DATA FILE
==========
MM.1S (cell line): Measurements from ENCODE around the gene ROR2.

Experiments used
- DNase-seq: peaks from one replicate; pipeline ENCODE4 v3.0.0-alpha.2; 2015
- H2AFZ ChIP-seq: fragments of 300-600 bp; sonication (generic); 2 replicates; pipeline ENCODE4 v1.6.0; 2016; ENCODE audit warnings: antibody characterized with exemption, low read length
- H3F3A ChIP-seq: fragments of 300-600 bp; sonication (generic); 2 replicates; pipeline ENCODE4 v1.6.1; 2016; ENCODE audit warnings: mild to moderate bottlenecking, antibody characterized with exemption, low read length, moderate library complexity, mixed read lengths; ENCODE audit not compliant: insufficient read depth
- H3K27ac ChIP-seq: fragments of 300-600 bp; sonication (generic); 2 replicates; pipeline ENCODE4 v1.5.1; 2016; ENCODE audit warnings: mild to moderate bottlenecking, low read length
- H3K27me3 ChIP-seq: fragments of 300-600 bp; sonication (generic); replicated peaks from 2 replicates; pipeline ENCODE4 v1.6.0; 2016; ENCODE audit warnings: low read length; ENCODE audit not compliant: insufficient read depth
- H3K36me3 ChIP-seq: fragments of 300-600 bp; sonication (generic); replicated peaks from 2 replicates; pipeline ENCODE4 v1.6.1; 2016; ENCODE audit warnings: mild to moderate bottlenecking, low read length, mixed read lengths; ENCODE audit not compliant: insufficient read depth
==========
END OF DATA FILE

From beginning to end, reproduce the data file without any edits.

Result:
MM.1S (cell line): Measurements from ENCODE around the gene ROR2.

Experiments used
- DNase-seq: peaks from one replicate; pipeline ENCODE4 v3.0.0-alpha.2; 2015
- H2AFZ ChIP-seq: fragments of 300-600 bp; sonication (generic); 2 replicates; pipeline ENCODE4 v1.6.0; 2016; ENCODE audit warnings: antibody characterized with exemption, low read length
- H3F3A ChIP-seq: fragments of 300-600 bp; sonication (generic); 2 replicates; pipeline ENCODE4 v1.6.1; 2016; ENCODE audit warnings: mild to moderate bottlenecking, antibody characterized with exemption, low read length, moderate library complexity, mixed read lengths; ENCODE audit not compliant: insufficient read depth
- H3K27ac ChIP-seq: fragments of 300-600 bp; sonication (generic); 2 replicates; pipeline ENCODE4 v1.5.1; 2016; ENCODE audit warnings: mild to moderate bottlenecking, low read length
- H3K27me3 ChIP-seq: fragments of 300-600 bp; sonication (generic); replicated peaks from 2 replicates; pipeline ENCODE4 v1.6.0; 2016; ENCODE audit warnings: low read length; ENCODE audit not compliant: insufficient read depth
- H3K36me3 ChIP-seq: fragments of 300-600 bp; sonication (generic); replicated peaks from 2 replicates; pipeline ENCODE4 v1.6.1; 2016; ENCODE audit warnings: mild to moderate bottlenecking, low read length, mixed read lengths; ENCODE audit not compliant: insufficient read depth